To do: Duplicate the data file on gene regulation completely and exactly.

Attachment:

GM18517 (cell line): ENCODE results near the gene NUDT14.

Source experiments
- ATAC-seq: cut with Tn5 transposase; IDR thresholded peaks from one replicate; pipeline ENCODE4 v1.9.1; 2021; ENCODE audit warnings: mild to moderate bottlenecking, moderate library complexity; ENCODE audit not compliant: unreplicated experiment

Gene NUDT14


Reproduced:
GM18517 (cell line): ENCODE results near the gene NUDT14.

Source experiments
- ATAC-seq: cut with Tn5 transposase; IDR thresholded peaks from one replicate; pipeline ENCODE4 v1.9.1; 2021; ENCODE audit warnings: mild to moderate bottlenecking, moderate library complexity; ENCODE audit not compliant: unreplicated experiment

Gene NUDT14